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O. Aldon James Files Lawsuit Against the National Arts Club

By Mary Johnson | August 31, 2011 7:11am | Updated on August 31, 2011 7:14am
Aldon James speaks before a performance by artist Terence Koh at The National Arts Club on November 19, 2009.
Aldon James speaks before a performance by artist Terence Koh at The National Arts Club on November 19, 2009.
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Andy Kropa/Getty Images

GRAMERCY — O. Aldon James, the former president of the National Arts Club, along with his twin brother, John, and their family friend, Steven Leitner, is suing the NAC and its board of governors.

A lawsuit filed in Supreme Court Monday attempts to ward off the NAC’s attempts to expel them from the club and its apartments, which the three have occupied for decades.

The complaint "seeks injunctive relief to stop a mean-spirited, vindictive and wrongful campaign by the National Arts Club and its directors from expelling three longtime members of the NAC and longtime tenants of NAC-owned apartments,” the 45-page complaint document stated.

The suit was filed in advance of a meeting of the NAC board of governors scheduled to take place this week. The hearing is expected to allow members of the board to testify either for or against the three men involved in the case and ultimately determine their fate within the organization.

The presidential office, after being cleaned of the hoards of items James had stashed away over the years.
The presidential office, after being cleaned of the hoards of items James had stashed away over the years.
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But included in the documents filed with the court is a temporary restraining order, signed by a judge, prohibiting that meeting from taking place until the defendants can show cause for their eviction actions before the court.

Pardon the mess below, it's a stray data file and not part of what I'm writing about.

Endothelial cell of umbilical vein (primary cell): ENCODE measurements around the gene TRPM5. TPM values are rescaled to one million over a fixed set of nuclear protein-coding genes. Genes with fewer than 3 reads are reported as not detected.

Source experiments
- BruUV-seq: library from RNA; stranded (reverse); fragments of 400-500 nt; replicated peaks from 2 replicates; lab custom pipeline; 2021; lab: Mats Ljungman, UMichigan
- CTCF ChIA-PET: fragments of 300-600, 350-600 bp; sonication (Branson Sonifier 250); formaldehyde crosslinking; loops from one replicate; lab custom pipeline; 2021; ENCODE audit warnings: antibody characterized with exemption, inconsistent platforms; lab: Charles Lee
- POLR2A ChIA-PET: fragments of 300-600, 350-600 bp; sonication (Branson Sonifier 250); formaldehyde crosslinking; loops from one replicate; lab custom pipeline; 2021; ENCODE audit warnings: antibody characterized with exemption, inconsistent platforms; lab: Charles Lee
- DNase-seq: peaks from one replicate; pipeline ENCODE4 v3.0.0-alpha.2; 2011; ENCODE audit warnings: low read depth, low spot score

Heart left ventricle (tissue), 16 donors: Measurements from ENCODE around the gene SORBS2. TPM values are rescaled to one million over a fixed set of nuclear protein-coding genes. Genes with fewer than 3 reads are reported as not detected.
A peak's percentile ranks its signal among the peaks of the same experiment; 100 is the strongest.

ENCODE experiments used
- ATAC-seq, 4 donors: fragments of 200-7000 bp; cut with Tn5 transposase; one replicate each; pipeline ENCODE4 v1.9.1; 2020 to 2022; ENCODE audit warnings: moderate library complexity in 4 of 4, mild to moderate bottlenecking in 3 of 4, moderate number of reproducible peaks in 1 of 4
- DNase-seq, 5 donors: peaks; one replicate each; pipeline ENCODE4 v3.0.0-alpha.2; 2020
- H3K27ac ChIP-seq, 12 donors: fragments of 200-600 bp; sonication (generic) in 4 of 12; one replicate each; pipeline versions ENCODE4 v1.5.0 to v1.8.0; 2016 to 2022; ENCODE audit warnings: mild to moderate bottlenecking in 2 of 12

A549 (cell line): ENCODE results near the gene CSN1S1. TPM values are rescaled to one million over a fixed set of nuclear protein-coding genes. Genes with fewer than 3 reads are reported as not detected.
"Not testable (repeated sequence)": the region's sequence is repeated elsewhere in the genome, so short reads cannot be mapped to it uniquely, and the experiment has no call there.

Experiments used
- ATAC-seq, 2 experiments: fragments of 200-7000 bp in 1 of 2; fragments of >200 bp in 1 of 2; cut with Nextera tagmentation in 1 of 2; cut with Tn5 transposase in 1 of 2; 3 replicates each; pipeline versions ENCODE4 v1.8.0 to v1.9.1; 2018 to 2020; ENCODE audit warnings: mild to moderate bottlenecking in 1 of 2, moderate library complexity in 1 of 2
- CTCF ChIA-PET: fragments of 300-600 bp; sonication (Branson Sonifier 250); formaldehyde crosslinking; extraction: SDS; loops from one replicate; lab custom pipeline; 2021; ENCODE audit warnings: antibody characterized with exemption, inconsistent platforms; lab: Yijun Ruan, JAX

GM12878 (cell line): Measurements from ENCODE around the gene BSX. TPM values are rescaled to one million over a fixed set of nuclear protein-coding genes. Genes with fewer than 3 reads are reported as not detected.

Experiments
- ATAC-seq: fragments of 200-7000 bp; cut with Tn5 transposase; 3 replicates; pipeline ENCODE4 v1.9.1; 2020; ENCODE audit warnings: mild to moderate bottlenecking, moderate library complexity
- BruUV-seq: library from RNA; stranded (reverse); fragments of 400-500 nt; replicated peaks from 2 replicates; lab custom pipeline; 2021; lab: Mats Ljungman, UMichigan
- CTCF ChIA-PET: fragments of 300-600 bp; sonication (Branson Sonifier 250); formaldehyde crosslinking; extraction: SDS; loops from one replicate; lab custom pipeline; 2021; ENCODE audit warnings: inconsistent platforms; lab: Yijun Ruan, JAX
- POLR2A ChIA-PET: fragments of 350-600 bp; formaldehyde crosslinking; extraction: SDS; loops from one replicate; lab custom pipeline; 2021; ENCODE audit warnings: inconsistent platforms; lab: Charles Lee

“Absent judicial intervention, the NAC will trample on the property and liberty interests of Plaintiffs and wrongfully expel them as NAC members and evict them as tenants,” the complaint document stated.

Over the past several months, the James brothers and Leitner have been the subjects of extensive investigations within the National Arts Club. The club's finances are also being probed by the Manhattan district attorney’s office and the state attorney general.

An NAC internal report obtained by DNAinfo alleges that James committed a variety of offenses during his tenure as president of the club, a position he vacated in June. The report suggested that he wrote club checks for personal expenses totaling thousands of dollars, that he stole cash from the club’s bar and events receipt box and that he took items from residents’ apartments without permission.

"Thousands and thousands of dollars worth of items were purchased by [James] at local flea markets, pet stores and antique vendors using handwritten checks," the report said. "We determined that many handwritten checks were written by [James] for what appear to be personal items."

Attempts made by DNAinfo over several weeks to contact James and his lawyer have not been successful.

James is also accused of taking over vacated apartments and using them to hoard personal items.

For his residence inside the NAC's historic mansion at 15 Gramercy Park South, James is paying well below market rate, and he is charged with offering deep discounts on units for his family and friends.

John James paid $356 per month, according to tax filings, which listed James’ apartment as costing him $1,143 a month and Leitner’s rent at $858.

In the lawsuit, the attorney representing the three men called the allegations against them “irrelevant, embarrassing and scurrilous,” according to the complaint document.

“The Statement of Charges is nothing more than a thinly veiled effort by Defendants to recover Plaintiffs’ apartments in the fastest manner possible so that Defendants may reap financial gains and clout by renting those apartments out to friends and supporters at higher rents,” the document stated.

In a statement, current NAC President Dianne Bernhard called the litigation between the three men and the club "complex."

"It is not as simple as ‘evicting’ them from their apartments, nor is that our intention at this point in time,” Bernhard said. “Our action in Housing Court was brought to secure units that are being used in an unauthorized manner, and for which no lease was ever signed by the Club or the James Group [the James brothers and Leitner].”  

“We hoped that we could have made this process less painful and less costly for the NAC than it has been,” Bernhard continued. “Unfortunately, the James Group seems committed to pursuing litigation, even if that results in the Club diverting substantial resources to the funding of the related fees and expenses."